Founded in Elgin, Ill. in August of 1864, the Elgin Watch Company grew
to be the most prolific of American watch manufacturers. Originally known as the National Watch Co., it was founded by former employees of Waltham who felt that a watch factory in the nation’s Midwest would be beneficial in distributing goods to America’s rapidly expanding West.
It had a long and illustrious history as a manufacturer of pocket
watches, and the company’s railroad-approved pocket watches continue to be classic collectibles. Elgin made its first railroad pocket watch in 1867 and its last in 1965, just shy of a century. But what many people may not know is that Elgin led the way in wrist watch production during the 1920s, while other American makers continued to treat wrist watches as a sideline to pocket watches.
In 1920, wrist watches comprised 48% of Elgin’s output (compared with
4% for Hamilton and 28% for Waltham). The company produced more than
half the watches made in America (both wrist and pocket) from 1920 through 1928. An Elgin advertisement in 1928 claimed there were more than 14,418 retail jewelers in the United States, and all but 12 of them carried Elgins.
During the ‘40s and ‘50s, Elgin not only dominated the United States
market, but held a stronghold in Mexico and Latin America. Print
advertisements containing testimonials from such American actors as Elizabeth Taylor and Henry Fonda proclaimed Lord and Lady Elgins were, “Exactos como las estrellas!” (Exact as the stars!)
Starting in the mid to late 1930s, Elgin introduced a new line of wrist watches called “Lord Elgin.” They were designed to compete with other manufacturers whose watches were perceived as “premium.” They are a step up from the regular Elgins in a couple of respects:
* They were almost always fitted with 21-jewel movements rather than
17- and occasionally 19-jewel movements for the regular Elgins.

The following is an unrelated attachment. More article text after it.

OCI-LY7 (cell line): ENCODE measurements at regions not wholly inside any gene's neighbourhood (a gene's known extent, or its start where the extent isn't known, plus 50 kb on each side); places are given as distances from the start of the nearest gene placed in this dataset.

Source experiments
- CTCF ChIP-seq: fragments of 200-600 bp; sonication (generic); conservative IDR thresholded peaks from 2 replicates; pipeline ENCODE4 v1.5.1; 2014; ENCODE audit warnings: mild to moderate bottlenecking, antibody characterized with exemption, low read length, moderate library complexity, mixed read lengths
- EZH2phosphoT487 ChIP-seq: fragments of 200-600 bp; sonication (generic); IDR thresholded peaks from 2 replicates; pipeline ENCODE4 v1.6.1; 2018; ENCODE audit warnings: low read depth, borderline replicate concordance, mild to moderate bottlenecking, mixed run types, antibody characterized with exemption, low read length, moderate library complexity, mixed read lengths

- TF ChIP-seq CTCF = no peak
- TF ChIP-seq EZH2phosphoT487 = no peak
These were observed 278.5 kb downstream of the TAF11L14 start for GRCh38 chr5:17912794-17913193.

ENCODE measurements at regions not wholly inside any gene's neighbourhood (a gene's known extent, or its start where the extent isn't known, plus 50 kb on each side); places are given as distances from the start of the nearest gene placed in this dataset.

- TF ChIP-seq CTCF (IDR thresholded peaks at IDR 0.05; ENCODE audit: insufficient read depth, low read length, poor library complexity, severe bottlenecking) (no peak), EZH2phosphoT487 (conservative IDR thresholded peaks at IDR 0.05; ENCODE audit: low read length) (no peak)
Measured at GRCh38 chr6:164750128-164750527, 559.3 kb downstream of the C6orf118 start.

* Gold-filled cased Lord Elgins were usually had gold-filed tops and backs, compared with stainless or base metal backs for plain Elgins.
Elgin made watches for the military, from WWI past WWII. WWI-era
watches are usually seen with wire lugs. WWII models came in hack and
non-hack variety, as well as a “canteen” case with screwdown crown that is particularly valuable.
Some of the most desirable Elgins are:
* Enameled cases from the 1920s;
* Doctor’s duo-dial models from the ‘30s and ‘40s;
* The 50-millionth anniversary watch produced in the ‘50s. They are cased in a massive 18kt solid gold case with movable lugs. They are serial numbered 50 million to 50,000,999.
* The Lord Elgin direct reading watches from the 1950s. They come in three varieties: rectangular case, round case with plain bezel; round case with dimpled bezel (also called the “golfball watch.”
From that illustrious and prolific history, the watch company fell
victim in the ‘50s and ‘60s to cheap imports and the success of “throw-away” watches from Timex. In 1965, Elgin’s main plant in Illinois was closed. A South Carolina plant was phased out in 1967. Rights to the name have bounced around from owner to owner since then, and it is possible to see the Elgin name in modern times. Of course, these modern Elgins are of little interest to collectors of vintage wrist watches.
The fact that Elgin wrist watches are so plentiful makes certain
collectors turn up their noses. But many people collect them for just that reason. They like them because they can acquire many specimens at a reasonable cost and know that replacement parts are readily available. And case styles can be anything but boring. A variety of deco, retro-modern, and long-cases exist that can be purchased for quite a bit less than the price of similar styles found with the
Hamilton or Waltham names or expensive Swiss labels.
By: Bruce Shawkey
Additional text and images by Don Baker
We are still working on the individual histories of each manufacturer, as time permits. If you'd like to submit a manufacturer history, let us know and we will credit you as being a contributing author.